The Australian Narrowcast Radio Association (ANRA) is the peak industry body representing Low Power Open Narrowcast (LPON) Radio services and the High Power Open Narrowcast (HPON) Radio services located across all States and Territories of Australia.
Our membership includes major Narrowcast radio program providers such as the TAB, foreign language groups, fringe music services, tourist and religious services, and smaller operators including private individuals.
ANRA represents the interests of narrowcast operators.
ANRA maintains the standards and integrity of the narrowcast industry through the Code of Practice.
ANRA makes submissions and representations on behalf of its members to the regulatory bodies on matters affecting narrowcasting.
Do you operate a narrowcast radio service? You are invited to Join ANRA.
Narrowcasting is a category of Australian broadcasting which was created with the passage in 1992 of the Broadcasting Services Act.
The term “narrowcasting” describes a radio or television service whose reception is limited in some way, such as being targeted to special interest groups, being intended for limited locations (for example, arenas or business premises), being provided during a limited period to cover a special event, to provide programs of limited appeal, or for some other reason.
Failure to comply with the limitations applying to narrowcasting can expose the service provider to penalties for providing a broadcasting service without an appropriate licence. The penalty for providing a commercial radio service without an appropriate licence is $220,000.
Because the limitations applying to narrowcasting are not precisely expressed in the Broadcasting Services Act, the Australian Communications and Media Authority (ACMA) has issued clarification notices and guidelines to assist in establishing whether or not a service or proposed service falls into the narrowcasting category. Alternatively, a person who is providing or who proposes to provide a service may apply to ACMA for an opinion (on payment of a fee) as to which category of broadcasting service the service falls into. The opinion is valid for 5 years and, provided the service continues as originally described, protects the service provider from any action on the basis that the service is not a genuine narrowcast service.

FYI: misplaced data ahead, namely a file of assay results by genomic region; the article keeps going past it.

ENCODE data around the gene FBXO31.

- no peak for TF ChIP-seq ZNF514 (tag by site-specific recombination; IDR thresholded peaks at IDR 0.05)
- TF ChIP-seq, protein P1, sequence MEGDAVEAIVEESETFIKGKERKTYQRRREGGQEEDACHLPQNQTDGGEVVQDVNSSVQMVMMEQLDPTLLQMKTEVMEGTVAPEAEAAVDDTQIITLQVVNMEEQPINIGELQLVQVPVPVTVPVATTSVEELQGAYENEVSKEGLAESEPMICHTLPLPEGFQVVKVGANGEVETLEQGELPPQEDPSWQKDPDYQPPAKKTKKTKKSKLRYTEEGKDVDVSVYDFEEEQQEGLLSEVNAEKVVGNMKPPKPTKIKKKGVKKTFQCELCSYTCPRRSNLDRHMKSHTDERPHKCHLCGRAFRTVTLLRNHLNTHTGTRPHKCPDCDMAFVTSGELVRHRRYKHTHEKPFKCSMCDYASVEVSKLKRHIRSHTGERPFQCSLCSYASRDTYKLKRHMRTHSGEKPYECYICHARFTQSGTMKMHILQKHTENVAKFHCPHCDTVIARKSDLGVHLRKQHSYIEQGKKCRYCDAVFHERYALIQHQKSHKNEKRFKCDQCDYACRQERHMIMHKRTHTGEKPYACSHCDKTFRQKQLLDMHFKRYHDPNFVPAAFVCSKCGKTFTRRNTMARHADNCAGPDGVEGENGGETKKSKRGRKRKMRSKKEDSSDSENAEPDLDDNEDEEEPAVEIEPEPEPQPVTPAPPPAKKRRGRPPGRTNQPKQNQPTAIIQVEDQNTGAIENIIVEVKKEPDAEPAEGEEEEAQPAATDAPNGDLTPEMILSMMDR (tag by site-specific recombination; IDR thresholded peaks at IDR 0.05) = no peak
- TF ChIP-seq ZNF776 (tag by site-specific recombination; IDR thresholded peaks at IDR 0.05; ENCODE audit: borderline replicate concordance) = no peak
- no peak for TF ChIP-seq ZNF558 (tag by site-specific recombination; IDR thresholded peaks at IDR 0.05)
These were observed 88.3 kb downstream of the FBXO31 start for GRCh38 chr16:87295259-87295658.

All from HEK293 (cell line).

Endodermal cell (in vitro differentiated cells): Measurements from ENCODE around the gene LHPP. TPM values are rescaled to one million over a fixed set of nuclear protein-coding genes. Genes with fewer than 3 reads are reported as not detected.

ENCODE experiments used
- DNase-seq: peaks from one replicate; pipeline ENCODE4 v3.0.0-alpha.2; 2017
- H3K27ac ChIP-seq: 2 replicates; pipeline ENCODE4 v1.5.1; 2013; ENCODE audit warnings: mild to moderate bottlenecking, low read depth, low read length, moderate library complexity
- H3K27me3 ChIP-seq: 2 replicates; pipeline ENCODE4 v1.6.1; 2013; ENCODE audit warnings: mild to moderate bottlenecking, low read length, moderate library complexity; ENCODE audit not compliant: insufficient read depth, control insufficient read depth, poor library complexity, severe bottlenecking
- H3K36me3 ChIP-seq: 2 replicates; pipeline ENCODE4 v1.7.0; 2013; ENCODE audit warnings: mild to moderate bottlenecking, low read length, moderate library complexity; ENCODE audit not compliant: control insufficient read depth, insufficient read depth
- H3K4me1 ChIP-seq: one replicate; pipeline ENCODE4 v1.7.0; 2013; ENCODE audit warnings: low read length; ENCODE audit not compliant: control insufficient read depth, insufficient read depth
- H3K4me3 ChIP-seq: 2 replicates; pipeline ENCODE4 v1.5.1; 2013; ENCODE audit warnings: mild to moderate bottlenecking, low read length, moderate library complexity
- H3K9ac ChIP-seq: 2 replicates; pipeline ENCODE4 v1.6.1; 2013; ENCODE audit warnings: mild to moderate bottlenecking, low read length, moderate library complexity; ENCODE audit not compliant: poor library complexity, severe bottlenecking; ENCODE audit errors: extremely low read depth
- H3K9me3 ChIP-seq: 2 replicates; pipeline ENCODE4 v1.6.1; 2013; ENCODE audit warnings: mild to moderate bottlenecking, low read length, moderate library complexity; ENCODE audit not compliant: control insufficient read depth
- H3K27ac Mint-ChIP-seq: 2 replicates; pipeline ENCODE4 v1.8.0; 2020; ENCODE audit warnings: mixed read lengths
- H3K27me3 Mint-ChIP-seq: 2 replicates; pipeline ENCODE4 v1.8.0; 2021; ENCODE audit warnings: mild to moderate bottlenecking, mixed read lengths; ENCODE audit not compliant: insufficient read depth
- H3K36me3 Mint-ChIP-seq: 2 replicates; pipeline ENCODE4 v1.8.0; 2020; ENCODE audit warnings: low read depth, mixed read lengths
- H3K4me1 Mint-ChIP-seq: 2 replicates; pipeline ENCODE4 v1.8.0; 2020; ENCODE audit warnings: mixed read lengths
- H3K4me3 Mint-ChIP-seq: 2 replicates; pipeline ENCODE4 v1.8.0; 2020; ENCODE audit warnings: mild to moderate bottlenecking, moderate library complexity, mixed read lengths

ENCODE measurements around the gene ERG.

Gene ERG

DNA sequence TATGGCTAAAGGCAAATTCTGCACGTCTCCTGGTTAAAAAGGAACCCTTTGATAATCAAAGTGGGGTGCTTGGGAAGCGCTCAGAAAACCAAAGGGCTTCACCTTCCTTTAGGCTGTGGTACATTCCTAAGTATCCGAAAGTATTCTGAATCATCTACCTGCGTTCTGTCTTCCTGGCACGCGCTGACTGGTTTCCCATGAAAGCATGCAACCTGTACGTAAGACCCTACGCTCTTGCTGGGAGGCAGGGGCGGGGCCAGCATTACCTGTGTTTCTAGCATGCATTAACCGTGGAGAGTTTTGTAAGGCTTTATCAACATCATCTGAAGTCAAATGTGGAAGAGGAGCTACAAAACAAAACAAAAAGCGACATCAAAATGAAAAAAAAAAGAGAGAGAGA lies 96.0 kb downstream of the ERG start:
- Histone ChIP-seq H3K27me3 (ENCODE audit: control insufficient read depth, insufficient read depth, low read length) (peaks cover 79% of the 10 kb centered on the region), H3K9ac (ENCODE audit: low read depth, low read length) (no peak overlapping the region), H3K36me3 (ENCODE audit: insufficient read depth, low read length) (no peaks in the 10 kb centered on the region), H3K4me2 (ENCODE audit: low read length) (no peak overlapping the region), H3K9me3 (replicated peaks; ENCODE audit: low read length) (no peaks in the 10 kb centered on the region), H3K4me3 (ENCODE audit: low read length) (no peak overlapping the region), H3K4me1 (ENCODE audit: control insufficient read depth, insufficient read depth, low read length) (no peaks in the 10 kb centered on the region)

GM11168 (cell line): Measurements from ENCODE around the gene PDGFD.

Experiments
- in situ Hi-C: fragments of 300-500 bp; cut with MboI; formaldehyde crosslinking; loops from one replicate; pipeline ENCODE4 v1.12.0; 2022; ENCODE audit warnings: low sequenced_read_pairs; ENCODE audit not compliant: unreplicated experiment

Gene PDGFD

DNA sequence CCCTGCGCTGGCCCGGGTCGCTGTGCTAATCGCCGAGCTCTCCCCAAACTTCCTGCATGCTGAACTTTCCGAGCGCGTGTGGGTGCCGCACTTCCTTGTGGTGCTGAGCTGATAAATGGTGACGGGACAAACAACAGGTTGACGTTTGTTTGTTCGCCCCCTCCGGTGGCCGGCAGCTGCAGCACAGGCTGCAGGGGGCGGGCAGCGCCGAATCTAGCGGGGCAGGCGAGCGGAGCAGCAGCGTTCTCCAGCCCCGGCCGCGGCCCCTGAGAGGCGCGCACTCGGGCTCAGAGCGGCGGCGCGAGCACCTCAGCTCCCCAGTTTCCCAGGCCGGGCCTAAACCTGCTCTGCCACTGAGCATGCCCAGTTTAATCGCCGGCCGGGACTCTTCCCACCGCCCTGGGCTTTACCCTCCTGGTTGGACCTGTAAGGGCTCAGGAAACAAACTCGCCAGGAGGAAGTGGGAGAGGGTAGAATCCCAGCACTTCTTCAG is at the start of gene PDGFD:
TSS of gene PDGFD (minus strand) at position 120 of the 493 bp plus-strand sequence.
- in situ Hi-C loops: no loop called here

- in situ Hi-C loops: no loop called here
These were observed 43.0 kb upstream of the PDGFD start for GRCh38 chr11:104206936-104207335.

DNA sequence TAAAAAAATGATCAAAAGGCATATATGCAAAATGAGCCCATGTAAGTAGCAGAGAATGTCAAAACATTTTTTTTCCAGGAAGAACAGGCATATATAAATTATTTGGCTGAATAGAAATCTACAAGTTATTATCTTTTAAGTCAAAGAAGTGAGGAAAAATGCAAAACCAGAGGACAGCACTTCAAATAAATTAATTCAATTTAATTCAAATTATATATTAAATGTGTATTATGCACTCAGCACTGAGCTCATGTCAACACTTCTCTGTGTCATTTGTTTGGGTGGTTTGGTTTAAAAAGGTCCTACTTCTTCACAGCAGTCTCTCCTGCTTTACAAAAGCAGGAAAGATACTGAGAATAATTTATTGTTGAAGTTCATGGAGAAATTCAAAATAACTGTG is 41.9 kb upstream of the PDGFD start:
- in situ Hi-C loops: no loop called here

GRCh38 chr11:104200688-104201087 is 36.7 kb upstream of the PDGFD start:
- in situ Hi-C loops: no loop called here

Narrowcasting services may be either open (free to air) or subscription (made available on payment of a fee). Unlike commercial or community broadcasting services, narrowcasting services do not require a broadcasting service licence under the Broadcasting Services Act. A narrowcasting service operates under what is called a “class licence”, which is a standing authority to provide such a service.
While in theory anyone may obtain a class licence to provide a narrowcasting service, actually getting to air is not so simple. To be a narrowcaster it is also necessary to obtain a transmitter licence. The availability of transmitter licences depends partly on the availability of radio-frequency spectrum, which is often scarce. Consequently transmitter licences for narrowcasting services are allocated by ACMA under a “price based allocation system”, ie by auction.
Approximately 300 high power and 2000 low power open narrowcast services are presently licensed to operate in Australia.
CODES OF PRACTICE
Under the Broadcasting Services Act 1992, each section of the broadcasting industry is required to develop codes of practice, in consultation with the Australian Communications and Media Authority (ACMA). A further requirement is that members of the public must be given an adequate opportunity to comment on the codes.
The Codes are subject to review every three years. In the fourth such review, which concluded in 2011, the Codes were amended slightly to include or improve provisions relating to privacy, advertising standards and the handling of complaints.
The updated Codes have been accepted and registered by ACMA and may be viewed by clicking the link below: